2. This self-love is to measure our love to our neighbour. Now, our Lord brought out, by the parable of the "Good Samaritan," who is our neighbour. Every one to whom our heart leads us to be neighbourly. Neighbourhood is a matter of the heart. We must cultivate it. We shall have no difficulty in discerning the objects of our love. Let us then love them as we do ourselves. The golden rule is the essence of the Divine Law, "Do unto others as ye would that they should do unto you."

It is evident from this that Judaism was not intended to be an exclusive and selfish system, so far as outsiders were concerned, Men did not work it out properly, and this was why it became so narrow and selfish.—R.M.E.

- The Pulpit Commentary

Leviticus 19:1-8 (Leviticus 19:1-8)

Purity in worship.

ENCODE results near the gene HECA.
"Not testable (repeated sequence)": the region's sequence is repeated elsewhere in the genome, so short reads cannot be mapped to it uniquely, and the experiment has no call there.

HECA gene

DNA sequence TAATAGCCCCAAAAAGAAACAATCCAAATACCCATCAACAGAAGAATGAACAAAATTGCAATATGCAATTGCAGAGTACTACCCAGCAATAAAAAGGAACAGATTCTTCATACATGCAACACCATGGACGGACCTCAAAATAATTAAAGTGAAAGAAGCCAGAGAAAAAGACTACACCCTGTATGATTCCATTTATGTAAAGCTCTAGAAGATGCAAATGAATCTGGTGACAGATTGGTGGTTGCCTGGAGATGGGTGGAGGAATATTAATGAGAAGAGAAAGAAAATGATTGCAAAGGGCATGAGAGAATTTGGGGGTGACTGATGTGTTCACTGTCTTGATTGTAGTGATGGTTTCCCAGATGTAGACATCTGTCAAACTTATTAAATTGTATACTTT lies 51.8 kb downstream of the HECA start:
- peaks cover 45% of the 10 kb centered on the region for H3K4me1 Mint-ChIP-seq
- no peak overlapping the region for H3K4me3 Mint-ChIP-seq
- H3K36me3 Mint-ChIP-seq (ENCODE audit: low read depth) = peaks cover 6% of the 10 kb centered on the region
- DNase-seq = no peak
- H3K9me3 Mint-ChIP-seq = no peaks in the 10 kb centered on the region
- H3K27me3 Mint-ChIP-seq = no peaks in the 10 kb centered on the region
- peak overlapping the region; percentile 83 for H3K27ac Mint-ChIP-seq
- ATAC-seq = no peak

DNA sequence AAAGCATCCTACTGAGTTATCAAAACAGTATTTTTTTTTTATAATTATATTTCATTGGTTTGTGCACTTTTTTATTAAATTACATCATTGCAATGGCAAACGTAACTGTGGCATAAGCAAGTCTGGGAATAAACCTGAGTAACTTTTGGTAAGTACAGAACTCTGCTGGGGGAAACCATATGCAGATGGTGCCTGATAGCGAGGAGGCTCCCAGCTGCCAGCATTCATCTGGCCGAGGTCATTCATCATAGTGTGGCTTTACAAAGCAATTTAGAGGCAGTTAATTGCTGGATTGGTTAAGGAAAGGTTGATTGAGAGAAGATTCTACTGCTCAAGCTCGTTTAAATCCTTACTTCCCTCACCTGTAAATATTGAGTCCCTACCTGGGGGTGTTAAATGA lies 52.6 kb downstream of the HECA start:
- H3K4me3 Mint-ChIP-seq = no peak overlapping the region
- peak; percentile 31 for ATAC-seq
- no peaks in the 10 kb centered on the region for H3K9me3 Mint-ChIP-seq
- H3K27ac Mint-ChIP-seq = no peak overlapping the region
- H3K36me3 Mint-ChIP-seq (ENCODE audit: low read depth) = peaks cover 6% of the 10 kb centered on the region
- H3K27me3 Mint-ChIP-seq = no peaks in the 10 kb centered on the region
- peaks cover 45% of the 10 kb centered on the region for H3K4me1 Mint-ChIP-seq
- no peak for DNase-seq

The laws set out in this chapter were before communicated to Aaron and his sons; now they are given to the people ( Leviticus 19:1 , Leviticus 19:2 ). It is the privilege and duty of God's people to acquaint themselves with his will. They should learn the Law from the lips of Moses. They should learn the gospel from the lips of Jesus. It is a maxim of antichrist that" Ignorance is the mother of devotion" The mother of devotion, viz. to superstition, it is (see 1 John 2:20 , 1 John 2:21 ).


1 . They must be separate from sinners.

2 . They must be separated to God.

(a) We have our work assigned by his appointment.

(b) He pays us our wages. In this life. In that to come.

(a) We have assurance of our adoption ( Romans 8:16 ; Galatians 4:6 ).

(b) Consequently also concerning our heirship ( Romans 8:17 ; Galatians 4:7 ).